from manisha,

For all the desis who've recently had the privilege of riding in empty
carriages on busy tubes. . . . for once I can actually find a seat(!)
read on

The Guardian
August 6, 2005


Asians should not be prejudged because of the way we look

Rabinder Singh

An open letter to the person I sat opposite on the train yesterday.

Yesterday I sat on my commuter train and you were
already sitting there in the seat opposite. Your
eyes were closed. You must have been tired. Then
you opened your eyes and you saw me. You got up
and moved to the next carriage. Perhaps you
wanted some privacy or did not want to disturb me
with a mobile phone call. Or perhaps you were
afraid of me ...

That would not surprise me. Some people say that
the police should stop and search people who look
"Asian" or "Muslim" at underground stations. In
fact I am not a Muslim, I am a Sikh, but it does
not matter - I still look suspicious to some.
They say that only young men are like the
suspects, but I have heard of women being stopped.

I share your fears. I do not want to die a
horrible death any more than you do. I have a
family to look after - perhaps you do too. You
know so little about me - I wish we could have
chatted and perhaps we might have realised what
we have in common. All I ask is that you do not
prejudge me. That is what "prejudice" means: to
prejudge someone simply because of what they look

What can I say? On the television everyone is
talking about what it means to be "British" and
the end of multiculturalism. You may not think I
look British but I feel British - I am a British
Asian, or British Sikh if you like. If I go to
India they know I am not one of them - they can
see me coming a mile off. I like Indian food but
so, I think, do you. And I also like Italian
food, and Chinese, and bagels ...

I don't particularly like Bollywood, but
apparently enough people in the area where I live
do like it because they show Hindi films at the
local cinema. By the way, in case you were
wondering, it is not in Southall - in fact most
of our neighbours are white, although one is from
Norway and another American. I don't think people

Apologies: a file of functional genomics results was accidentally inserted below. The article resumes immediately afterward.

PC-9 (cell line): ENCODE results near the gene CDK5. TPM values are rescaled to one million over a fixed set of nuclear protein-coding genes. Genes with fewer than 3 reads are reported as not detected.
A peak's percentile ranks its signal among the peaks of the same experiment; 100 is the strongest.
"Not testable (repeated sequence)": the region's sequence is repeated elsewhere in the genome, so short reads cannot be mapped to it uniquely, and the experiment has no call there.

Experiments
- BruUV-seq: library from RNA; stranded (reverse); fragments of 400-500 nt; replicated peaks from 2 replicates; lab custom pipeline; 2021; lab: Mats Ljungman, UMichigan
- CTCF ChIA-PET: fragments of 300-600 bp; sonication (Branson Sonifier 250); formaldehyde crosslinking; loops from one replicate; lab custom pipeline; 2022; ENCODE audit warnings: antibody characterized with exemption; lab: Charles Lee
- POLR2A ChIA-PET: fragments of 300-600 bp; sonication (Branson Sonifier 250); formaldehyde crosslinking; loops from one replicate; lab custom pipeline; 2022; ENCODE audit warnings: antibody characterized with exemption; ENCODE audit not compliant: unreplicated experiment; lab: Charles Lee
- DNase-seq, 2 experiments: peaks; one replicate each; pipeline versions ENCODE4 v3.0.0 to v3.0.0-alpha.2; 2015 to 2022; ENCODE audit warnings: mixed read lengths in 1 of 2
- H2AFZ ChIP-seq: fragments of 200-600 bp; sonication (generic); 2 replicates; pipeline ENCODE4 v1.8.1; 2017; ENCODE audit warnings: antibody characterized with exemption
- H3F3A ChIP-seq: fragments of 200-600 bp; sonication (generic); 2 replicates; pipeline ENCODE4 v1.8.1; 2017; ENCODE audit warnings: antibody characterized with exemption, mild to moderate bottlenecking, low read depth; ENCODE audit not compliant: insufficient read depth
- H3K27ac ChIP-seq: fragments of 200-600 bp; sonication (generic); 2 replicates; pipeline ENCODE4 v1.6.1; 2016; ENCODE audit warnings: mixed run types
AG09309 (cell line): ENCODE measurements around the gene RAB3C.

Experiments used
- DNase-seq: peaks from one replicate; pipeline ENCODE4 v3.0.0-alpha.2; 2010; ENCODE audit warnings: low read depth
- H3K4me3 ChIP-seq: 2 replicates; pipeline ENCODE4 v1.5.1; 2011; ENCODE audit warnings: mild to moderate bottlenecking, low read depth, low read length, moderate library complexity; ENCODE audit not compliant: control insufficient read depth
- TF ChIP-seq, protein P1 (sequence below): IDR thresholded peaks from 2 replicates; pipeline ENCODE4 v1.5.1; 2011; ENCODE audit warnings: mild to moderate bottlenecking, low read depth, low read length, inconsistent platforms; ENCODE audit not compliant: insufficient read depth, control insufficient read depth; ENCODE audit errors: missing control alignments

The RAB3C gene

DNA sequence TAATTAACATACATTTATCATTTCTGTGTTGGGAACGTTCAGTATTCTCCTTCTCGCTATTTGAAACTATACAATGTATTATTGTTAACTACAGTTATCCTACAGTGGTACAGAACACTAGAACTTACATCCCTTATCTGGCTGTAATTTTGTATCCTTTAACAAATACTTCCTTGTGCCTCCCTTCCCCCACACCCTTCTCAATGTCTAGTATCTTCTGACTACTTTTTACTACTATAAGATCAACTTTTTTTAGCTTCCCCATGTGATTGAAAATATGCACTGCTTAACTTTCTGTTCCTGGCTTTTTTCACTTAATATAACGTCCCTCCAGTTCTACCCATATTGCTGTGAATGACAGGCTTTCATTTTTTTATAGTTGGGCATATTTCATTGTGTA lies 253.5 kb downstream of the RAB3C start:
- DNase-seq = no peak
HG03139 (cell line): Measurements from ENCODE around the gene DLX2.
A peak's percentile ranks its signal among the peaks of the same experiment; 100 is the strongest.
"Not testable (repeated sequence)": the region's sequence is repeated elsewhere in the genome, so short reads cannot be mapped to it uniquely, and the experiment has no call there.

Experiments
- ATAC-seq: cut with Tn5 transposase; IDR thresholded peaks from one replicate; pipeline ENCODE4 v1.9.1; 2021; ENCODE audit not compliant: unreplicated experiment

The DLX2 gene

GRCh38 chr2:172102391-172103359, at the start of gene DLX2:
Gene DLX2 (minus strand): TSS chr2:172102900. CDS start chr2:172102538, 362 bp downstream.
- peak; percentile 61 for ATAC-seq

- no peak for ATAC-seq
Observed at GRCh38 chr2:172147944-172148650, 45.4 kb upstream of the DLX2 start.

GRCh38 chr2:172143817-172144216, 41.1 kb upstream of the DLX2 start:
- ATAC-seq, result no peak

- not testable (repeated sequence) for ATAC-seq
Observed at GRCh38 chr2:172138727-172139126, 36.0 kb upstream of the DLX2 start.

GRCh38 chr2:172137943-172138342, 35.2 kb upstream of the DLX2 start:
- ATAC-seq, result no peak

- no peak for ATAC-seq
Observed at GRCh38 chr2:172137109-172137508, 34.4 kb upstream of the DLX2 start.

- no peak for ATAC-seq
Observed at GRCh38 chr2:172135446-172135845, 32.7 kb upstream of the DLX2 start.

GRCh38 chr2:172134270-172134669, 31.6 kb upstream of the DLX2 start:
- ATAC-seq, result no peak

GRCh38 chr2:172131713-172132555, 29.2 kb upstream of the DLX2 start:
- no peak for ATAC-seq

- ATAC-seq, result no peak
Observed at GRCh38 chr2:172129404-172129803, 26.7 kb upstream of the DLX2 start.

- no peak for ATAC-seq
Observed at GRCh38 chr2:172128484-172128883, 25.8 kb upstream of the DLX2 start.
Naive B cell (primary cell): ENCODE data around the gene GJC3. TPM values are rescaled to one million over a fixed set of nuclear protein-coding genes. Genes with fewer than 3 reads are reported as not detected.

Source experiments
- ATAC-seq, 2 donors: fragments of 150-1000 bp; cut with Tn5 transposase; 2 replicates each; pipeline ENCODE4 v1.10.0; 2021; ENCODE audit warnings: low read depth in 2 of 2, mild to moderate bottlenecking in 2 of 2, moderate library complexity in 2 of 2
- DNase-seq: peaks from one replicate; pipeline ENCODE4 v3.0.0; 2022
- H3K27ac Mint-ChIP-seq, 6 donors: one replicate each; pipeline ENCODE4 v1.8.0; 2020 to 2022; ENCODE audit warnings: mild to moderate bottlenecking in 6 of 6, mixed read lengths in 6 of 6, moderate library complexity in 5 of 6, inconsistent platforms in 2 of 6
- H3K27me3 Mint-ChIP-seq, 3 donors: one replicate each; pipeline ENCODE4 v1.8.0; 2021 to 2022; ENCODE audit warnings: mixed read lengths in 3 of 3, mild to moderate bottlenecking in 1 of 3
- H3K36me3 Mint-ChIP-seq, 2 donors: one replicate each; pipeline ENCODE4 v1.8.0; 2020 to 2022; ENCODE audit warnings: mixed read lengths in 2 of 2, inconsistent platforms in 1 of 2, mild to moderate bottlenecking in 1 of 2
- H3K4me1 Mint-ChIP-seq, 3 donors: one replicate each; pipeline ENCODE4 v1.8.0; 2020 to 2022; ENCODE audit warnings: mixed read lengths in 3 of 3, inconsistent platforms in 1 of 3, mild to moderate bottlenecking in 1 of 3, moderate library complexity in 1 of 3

ask them: "What are you doing here? Are you

I do not go to the gurdwara very often but I do
believe in God and I am proud of my heritage - I
respect my parents and the tradition they came
from. I do not think God would want us to hate
each other because of the way we look. And I
certainly cannot accept that God wants us to kill
innocent people.

But we have to care about innocent people
everywhere - in Iraq and Chechnya as well as in
New York and Madrid and London. I am not a
pacifist, but I do believe in the principle of
nonviolence. Only in the last resort could it
ever be justified to use violence, when there is
no other way open to defend ourselves or to
protect others. You may have heard of Mahatma
Gandhi. He was not British. In fact he used the
principle of nonviolence to help push the British
out of India. I think he was an inspiration to
everyone; I think you might agree.

I am a lawyer, by the way. What do you do? In my
work I sometimes represent the government. Not
just the present government; I used to represent
the last Conservative government in court too.
But I also sometimes defend the rights of
individuals who are pretty unpopular. That's my
job. They may be asylum claimants or gay people.
They may even be suspected of terrorism. I don't
think suspending the Human Rights Act is the
answer to the terrorist threat. The act is not
part of the problem. It is part of the answer. It
represents what we stand for - democracy and the
rule of law.

Some people say we should not let the terrorists
win; we should carry on as normal. But they seem
to be the first people to say that we should get
rid of these laws that "get in the way". In the
way of what? Do we want people locked up in
prison for years without ever being charged, let
alone convicted? If it happened somewhere else, I
think you might write a letter for Amnesty
International demanding their release. But it
happened here - until the law lords said it was
incompatible with human rights.

These are not some foreign laws. British lawyers
helped to draft the European convention on human
rights, which was "brought home" by the Human
Rights Act. And it is based on British notions of
fair play going back to Magna Carta. Yes, I do
know about these things and I do care about them.
Shakespeare, John Locke and Tom Paine. They have
made me who I am. They were as British as I am.

Maybe I am not what you think I am. Remember, we
are all individual human beings, with our hopes
and dreams; we all have our faults but are
basically good, I think, and try to do the right
thing. It's what is inside us that really
matters, not the colour of our skin or what we
wear. I do not ask you to agree with me about
everything. But I do ask: please do not prejudge
me because of the way I look.

· Rabinder Singh QC is a barrister at Matrix
Chambers and a visiting professor of law at the